Firewall Between Candidates and Super PACs Breaking Down | Rules of the Game
When the Supreme Court deregulated independent political spending four years ago, the court reasoned that unrestricted money posed no corruption risk because a firewall separates candidates from their outside benefactors.
As Justice Anthony M. Kennedy wrote for the majority in Citizens United v. Federal Election Commission: “By definition, an independent expenditure is political speech presented to the electorate that is not in coordination with a candidate.” Such expenditures, the court concluded, “including those made by corporations, do not give rise to corruption or the appearance of corruption.”
Four years after that ruling, the supposed barrier between candidates and unrestricted super PACs is flimsier than ever. As midterm elections approach, complaints are rolling into the FEC from both parties about super PACs that share vendors, fundraisers and video footage with the politicians they support.
Not that anyone expects much response from the FEC. The agency has been fighting in court for years to defend its definition of illegal coordination, which watchdogs allege is too narrow and contradicts campaign finance law. Indeed, FEC rules explicitly permit quite an array of candidate-super-PAC interactions.
Politicians may raise money for super PACs and even appear at their events, for example, as long as they never ask for checks larger than the amounts donors may write directly to their campaigns — $5,000 for a political action committee and $2,600 for an individual per election.
Super PACs launched by the close advisers and top aides of the candidates they end up backing do not necessarily run afoul of the law. Nor does the candidate’s sharing of consultants, fundraisers or media buyers with the PAC.
Even under these anything-goes rules, however, politicians and their backers are inviting fresh coordination allegations. Last month the Arizona Republican Party complained to the FEC that an ad paid for by House Majority PAC violated coordination rules because the Democratic super PAC had captured and broadcast video footage first posted by Rep. Ann Kirkpatrick, D-Ariz.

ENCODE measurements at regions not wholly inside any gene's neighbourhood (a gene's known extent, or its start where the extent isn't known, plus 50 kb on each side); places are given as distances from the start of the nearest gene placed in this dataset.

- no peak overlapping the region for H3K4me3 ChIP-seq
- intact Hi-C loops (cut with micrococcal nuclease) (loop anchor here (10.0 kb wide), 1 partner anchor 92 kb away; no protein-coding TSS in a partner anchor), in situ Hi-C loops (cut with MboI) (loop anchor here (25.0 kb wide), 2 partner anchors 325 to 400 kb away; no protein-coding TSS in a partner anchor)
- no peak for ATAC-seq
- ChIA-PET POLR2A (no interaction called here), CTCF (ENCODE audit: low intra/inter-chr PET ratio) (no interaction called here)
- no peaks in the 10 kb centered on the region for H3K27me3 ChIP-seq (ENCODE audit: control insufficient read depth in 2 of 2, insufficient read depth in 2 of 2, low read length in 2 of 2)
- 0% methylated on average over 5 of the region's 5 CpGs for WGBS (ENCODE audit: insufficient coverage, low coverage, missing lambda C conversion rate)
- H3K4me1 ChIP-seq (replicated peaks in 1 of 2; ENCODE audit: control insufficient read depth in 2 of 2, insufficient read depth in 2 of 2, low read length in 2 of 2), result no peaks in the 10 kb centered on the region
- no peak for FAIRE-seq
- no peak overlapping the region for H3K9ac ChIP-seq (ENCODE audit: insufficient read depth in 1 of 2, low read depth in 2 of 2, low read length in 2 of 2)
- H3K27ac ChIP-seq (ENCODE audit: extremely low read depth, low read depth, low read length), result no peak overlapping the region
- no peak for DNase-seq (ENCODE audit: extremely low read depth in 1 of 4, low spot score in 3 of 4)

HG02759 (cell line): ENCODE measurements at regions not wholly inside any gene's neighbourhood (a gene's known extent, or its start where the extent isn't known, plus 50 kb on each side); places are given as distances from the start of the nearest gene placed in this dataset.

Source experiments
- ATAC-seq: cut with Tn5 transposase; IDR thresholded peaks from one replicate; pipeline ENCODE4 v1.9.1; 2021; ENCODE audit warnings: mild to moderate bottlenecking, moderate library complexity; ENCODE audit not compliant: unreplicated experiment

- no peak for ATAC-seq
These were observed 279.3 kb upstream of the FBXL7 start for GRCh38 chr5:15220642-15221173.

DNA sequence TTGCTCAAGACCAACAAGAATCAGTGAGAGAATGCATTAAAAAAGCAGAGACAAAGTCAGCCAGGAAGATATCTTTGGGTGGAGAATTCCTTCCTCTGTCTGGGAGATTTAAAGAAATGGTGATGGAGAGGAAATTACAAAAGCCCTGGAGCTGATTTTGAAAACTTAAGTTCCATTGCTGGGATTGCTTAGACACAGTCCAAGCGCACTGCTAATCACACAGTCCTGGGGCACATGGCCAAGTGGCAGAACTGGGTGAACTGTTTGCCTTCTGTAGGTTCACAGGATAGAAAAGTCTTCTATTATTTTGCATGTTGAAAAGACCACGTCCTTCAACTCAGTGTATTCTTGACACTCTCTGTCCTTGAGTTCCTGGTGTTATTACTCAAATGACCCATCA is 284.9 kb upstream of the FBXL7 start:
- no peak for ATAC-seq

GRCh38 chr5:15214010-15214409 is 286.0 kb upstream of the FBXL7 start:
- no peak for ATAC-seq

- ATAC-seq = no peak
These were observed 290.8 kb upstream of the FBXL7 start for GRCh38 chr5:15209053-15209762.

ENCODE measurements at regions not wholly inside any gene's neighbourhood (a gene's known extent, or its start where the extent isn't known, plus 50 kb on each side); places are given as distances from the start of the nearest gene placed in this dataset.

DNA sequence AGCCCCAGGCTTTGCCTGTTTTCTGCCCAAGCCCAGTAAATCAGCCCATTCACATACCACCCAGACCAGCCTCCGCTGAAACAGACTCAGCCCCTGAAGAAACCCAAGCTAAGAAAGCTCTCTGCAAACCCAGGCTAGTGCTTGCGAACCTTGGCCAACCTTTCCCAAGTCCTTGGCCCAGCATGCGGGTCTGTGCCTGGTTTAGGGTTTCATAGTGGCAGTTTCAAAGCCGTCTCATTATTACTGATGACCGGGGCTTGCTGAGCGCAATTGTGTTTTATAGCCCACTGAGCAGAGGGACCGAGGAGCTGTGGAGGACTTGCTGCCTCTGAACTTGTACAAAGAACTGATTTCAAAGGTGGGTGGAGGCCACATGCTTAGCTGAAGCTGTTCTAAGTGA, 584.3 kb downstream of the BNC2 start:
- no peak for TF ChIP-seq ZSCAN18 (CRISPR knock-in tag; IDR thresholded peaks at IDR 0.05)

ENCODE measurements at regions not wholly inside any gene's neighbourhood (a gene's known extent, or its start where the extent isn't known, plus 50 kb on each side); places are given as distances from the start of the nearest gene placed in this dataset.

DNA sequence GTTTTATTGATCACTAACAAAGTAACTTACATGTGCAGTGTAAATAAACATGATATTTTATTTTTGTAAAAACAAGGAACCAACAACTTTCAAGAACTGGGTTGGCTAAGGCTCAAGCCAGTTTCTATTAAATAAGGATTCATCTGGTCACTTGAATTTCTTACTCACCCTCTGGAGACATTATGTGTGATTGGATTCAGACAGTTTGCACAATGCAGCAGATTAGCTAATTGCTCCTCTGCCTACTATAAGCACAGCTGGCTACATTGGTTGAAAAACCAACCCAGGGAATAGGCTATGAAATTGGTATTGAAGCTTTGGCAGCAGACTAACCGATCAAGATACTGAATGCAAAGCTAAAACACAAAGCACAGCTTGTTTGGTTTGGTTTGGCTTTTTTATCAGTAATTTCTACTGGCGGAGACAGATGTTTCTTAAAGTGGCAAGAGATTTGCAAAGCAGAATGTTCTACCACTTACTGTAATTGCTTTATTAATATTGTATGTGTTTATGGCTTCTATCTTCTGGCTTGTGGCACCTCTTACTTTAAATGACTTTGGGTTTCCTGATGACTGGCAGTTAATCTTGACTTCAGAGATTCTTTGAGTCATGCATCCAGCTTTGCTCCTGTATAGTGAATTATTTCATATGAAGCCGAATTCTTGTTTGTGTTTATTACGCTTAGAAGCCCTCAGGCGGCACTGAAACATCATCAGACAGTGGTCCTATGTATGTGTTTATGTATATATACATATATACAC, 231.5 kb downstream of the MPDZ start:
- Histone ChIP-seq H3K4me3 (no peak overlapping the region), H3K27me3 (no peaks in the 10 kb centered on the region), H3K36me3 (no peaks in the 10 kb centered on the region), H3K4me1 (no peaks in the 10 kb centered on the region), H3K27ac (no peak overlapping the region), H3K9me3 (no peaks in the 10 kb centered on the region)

The state GOP accused Democrats of “stepping over the legal line to try to sway voters” for Kirkpatrick. A House Majority PAC spokesman called the complaint “absolutely, 100 percent without merit” and noted that the FEC closed the books without action on two previous complaints that ran along the same lines.
Several other Democrats have posted conveniently placed video footage on their websites, including House member and Senate candidate Bruce Braley of Iowa and Sens. Kay Hagan of North Carolina and Mark Begich of Alaska. Last year, several House Democrats sang the praises of House Majority PAC in a video testimonial aimed at donors.
Sen. Mark Pryor, D-Ark., recently created a website that features scripted attacks on his GOP challenger, Rep. Tom Cotton, some of which resurfaced close to verbatim in an anti-Cotton ad run by the Democrat-friendly outside group Patriot Majority USA.
In the meantime, Democrats in Michigan have called on the FEC to investigate GOP Senate candidate Terri Lynn Land’s apparent acknowledgment that her campaign had communicated with super PACs. Land reportedly said at a public forum that her campaign “had talked to a lot of those folks. They’re committed to Michigan.” A Land aide has denied any coordination.
Sharing video footage between candidates and super PACs may not violate the FEC’s coordination rules, said Paul Ryan, senior counsel at the Campaign Legal Center, but it runs afoul of another FEC law — one that treats dissemination of campaign materials as an in-kind political contribution. Such contributions are illegal for super PACs, Ryan noted.
“I think that political players are likely emboldened by the lack of enforcement action by the FEC in recent years,” said Ryan. The super PAC American Crossroads explicitly asked the FEC in 2011 for permission to work directly with candidates to produce issue ads, but the agency deadlocked and took no action.
The Campaign Legal Center has yet to hear back from the FEC following its complaint in 2012 that the super PAC backing Mitt Romney illegally coordinated with the GOP nominee when it rebroadcast an entire ad produced by the Romney campaign in 2007, during his previous presidential run.
The challenge for those lodging coordination complaints, said former Republican FEC Chairman Bradley Smith, is that they are tough to prove unless super PAC organizers and candidates engage in direct or face-to-face communications — the kind that could facilitate quid pro quo corruption. Telling super PACs they can’t pick up b-roll footage from candidate websites is both questionable and futile, he argued.
“I just don’t see how you are going to realistically tell people that you can’t use material that’s out there that everybody knows about,” said Smith, currently the chairman of the pro-deregulation Center for Competitive Politics. “It creates inherent line-drawing problems.”
Eliza Newlin Carney is a senior staff writer covering political money and election law for CQ Roll Call.